A Southwest employee did something so kind that it might restore your faith in customer service (or even humanity)

Sometimes people do the right thing. Even when they work for an airline.

Absurdly Driven looks at the world of business with a skeptical eye and a firmly rooted tongue in cheek.

It was an everyday story of airline life.

Stacy Hurt of Bridgeville, Pennsylvania managed to get on an earlier flight from Nashville to Pittsburgh.

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Her luggage, though, was still on the flight she was supposed to have taken.

Then that flight was canceled.

Most of us are used to such things. We wait for the airline to deliver our bags and, in the meantime, wonder whether to brush our teeth with our finger.

In Hurt's case, it was a little different.

As WPXI-TV reports, she has cancer. Stage 4 colon cancer. And her vital medication was in her luggage.

She called Southwest. Someone called Sarah answered. Hurt explained her circumstances.

"She said, 'I'll have it delivered to you no matter what time it is,' and she left me a voicemail at 2.53 a.m. telling me that she was delivering my luggage to my house herself. And it was on my porch when I woke up in the morning with all my items."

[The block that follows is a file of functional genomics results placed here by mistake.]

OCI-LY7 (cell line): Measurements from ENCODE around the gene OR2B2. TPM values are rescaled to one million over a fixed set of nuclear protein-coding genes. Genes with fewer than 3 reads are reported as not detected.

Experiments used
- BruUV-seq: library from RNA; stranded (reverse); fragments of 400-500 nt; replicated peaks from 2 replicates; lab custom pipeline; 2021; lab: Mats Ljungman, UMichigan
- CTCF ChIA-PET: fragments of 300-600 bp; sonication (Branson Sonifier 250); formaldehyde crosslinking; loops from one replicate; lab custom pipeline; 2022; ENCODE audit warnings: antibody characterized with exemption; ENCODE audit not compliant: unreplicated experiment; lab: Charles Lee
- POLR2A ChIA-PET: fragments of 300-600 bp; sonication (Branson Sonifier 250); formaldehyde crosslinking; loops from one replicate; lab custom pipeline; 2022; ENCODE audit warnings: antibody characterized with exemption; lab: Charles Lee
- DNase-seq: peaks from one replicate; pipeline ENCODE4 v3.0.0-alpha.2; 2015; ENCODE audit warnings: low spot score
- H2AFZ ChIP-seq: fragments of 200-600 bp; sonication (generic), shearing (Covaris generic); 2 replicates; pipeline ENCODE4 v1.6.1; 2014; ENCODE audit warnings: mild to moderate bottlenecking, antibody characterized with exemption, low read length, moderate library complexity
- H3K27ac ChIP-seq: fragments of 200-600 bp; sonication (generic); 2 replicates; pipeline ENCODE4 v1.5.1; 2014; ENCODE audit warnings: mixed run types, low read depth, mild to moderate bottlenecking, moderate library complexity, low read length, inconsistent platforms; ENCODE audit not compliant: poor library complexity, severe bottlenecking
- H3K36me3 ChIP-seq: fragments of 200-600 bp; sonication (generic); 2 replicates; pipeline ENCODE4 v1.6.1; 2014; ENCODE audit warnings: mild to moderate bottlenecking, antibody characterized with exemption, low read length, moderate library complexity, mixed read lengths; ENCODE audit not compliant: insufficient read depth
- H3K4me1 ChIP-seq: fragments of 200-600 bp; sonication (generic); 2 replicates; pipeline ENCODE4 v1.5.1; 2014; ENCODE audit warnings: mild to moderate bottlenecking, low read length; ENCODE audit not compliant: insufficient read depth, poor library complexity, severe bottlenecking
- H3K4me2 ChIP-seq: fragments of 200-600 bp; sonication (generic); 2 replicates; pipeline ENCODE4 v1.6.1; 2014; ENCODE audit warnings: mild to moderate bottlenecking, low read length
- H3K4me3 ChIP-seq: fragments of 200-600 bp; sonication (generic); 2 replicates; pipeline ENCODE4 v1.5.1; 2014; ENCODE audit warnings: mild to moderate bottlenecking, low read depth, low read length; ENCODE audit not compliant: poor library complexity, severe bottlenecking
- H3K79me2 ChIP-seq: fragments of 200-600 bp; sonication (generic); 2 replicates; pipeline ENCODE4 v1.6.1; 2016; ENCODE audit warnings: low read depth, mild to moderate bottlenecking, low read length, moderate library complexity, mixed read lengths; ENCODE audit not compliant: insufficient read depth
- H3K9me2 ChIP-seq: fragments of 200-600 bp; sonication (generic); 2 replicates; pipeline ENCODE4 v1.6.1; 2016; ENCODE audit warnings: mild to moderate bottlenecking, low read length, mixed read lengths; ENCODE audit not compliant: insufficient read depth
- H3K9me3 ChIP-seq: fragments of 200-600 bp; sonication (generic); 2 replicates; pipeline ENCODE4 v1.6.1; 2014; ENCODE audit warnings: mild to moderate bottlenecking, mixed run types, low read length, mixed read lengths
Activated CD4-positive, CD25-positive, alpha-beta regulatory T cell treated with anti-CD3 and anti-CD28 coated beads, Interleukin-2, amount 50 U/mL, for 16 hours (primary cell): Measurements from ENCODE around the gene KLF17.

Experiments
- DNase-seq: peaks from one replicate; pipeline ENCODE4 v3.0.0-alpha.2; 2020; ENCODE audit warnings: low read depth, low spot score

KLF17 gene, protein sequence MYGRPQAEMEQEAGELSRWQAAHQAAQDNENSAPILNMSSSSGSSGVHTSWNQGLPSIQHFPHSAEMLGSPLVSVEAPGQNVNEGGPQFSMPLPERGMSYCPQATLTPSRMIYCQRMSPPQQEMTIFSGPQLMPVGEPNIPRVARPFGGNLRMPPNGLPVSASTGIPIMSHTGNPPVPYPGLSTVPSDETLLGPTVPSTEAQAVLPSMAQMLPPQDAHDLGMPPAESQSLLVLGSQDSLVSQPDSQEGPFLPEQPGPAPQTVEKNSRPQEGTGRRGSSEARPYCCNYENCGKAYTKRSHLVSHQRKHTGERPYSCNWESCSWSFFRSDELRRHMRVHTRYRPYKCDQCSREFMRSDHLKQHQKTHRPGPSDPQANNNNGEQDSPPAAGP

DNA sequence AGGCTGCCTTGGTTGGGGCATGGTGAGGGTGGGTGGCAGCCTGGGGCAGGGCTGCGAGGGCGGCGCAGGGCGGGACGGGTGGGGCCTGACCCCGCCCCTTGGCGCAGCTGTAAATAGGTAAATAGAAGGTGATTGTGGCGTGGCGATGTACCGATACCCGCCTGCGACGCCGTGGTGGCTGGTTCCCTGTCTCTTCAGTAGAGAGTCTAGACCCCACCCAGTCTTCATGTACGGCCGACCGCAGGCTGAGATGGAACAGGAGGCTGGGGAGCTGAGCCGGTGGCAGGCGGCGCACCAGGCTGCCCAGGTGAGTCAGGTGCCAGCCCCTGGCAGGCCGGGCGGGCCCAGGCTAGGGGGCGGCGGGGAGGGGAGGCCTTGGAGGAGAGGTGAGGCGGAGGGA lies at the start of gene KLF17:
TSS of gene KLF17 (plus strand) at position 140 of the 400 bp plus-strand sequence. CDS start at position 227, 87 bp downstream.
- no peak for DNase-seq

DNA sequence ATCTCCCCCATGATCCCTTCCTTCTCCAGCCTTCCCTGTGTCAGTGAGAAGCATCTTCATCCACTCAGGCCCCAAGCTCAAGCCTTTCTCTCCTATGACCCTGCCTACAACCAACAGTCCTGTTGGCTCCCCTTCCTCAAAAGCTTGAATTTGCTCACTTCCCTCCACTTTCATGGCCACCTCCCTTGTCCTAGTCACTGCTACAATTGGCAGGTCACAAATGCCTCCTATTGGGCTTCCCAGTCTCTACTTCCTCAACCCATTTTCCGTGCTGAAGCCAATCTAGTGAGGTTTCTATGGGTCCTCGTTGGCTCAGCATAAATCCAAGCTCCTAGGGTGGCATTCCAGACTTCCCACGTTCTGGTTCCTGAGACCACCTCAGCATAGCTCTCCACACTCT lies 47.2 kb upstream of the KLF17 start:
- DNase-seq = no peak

Sarah didn't just leave her a voicemail. She also left a handwritten note with the luggage.

"Sorry for the delay getting your bag to you! Myself and my Southwest family are thinking of you and wishing you all the best. Kick that cancer's BUTT! With love, Sarah from PIT," it read.

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Airline employees don't currently enjoy an excess of admiration.

Much of that is because of the position in which their employers have put them in. They're police officers first, jailers shortly afterward and only occasionally behave as if they're in the customer service business.

But here was someone who, in the middle of the night, was prepared to go out of her way for the most fundamentally human reason -- and, in the same moment, reflect on her employers in a way that few surely do.

Sarah had done what she'd done because by the time Hurt's luggage had reached Pittsburgh, all of the couriers the airline uses had gone home.

She must have decided that this was simply the right thing to do. How many people, though, would have waited till the first courier came on duty in the morning?

My own personal experiences with Southwest have been deeply varied. The last time made me want to not fly the airline again. That's what one or two employees can do to a customer.

Just one employee can do the opposite too.

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In two weeks' time, Hurt has to endure her 52nd chemotherapy treatment.

If you've ever known anyone who has cancer and has had to go through something similar, you'll know how hard this is.

Just one human gesture from an airline employee made Hurt feel a little better. For just a fleeting day.